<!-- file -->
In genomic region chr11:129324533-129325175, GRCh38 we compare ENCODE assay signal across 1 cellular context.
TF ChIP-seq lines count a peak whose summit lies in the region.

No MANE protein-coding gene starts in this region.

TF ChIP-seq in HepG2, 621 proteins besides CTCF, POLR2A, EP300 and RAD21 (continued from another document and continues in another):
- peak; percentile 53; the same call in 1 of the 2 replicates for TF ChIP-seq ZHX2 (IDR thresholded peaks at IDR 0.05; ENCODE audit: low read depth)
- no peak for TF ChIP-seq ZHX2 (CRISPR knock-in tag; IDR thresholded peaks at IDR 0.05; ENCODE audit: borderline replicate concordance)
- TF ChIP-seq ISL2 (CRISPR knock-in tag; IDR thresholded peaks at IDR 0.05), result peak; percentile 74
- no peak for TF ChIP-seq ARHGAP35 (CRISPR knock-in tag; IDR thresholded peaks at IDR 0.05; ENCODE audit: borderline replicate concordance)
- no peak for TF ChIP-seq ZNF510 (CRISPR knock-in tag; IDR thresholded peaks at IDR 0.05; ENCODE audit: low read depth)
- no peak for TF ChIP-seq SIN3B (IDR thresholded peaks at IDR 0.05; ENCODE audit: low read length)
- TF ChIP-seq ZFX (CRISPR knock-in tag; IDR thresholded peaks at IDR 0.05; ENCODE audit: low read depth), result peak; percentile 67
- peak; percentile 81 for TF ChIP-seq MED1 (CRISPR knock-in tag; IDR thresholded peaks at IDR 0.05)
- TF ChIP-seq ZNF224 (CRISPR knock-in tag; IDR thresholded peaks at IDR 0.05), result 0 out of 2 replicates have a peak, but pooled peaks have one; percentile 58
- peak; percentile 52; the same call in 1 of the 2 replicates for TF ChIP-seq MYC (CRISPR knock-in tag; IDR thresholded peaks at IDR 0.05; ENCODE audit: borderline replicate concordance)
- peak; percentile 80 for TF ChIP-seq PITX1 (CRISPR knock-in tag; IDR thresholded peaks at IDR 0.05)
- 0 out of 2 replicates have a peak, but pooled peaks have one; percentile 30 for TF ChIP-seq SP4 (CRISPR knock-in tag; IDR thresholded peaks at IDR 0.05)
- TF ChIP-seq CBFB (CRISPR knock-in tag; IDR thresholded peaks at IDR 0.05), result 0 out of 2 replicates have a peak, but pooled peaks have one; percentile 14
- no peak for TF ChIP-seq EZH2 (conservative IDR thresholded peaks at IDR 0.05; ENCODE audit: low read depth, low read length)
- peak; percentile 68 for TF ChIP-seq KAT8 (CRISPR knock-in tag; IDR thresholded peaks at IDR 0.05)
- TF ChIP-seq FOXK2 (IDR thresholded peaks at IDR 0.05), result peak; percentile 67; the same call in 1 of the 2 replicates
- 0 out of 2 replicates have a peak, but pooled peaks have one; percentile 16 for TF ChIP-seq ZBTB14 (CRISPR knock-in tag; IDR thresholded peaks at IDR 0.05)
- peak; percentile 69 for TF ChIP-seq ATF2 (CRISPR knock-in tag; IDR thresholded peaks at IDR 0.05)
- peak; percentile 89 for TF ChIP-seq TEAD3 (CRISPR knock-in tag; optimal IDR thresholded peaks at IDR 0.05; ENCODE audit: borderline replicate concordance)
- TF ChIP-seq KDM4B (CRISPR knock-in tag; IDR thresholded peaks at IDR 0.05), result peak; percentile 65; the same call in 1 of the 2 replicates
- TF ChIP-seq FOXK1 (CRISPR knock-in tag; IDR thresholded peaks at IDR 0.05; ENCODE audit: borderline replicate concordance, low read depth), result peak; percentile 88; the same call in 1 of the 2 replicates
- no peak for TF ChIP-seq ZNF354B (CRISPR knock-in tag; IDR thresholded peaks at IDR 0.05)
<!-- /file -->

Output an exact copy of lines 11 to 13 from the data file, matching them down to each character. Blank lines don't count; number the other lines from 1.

- TF ChIP-seq ZFX (CRISPR knock-in tag; IDR thresholded peaks at IDR 0.05; ENCODE audit: low read depth), result peak; percentile 67
- peak; percentile 81 for TF ChIP-seq MED1 (CRISPR knock-in tag; IDR thresholded peaks at IDR 0.05)
- TF ChIP-seq ZNF224 (CRISPR knock-in tag; IDR thresholded peaks at IDR 0.05), result 0 out of 2 replicates have a peak, but pooled peaks have one; percentile 58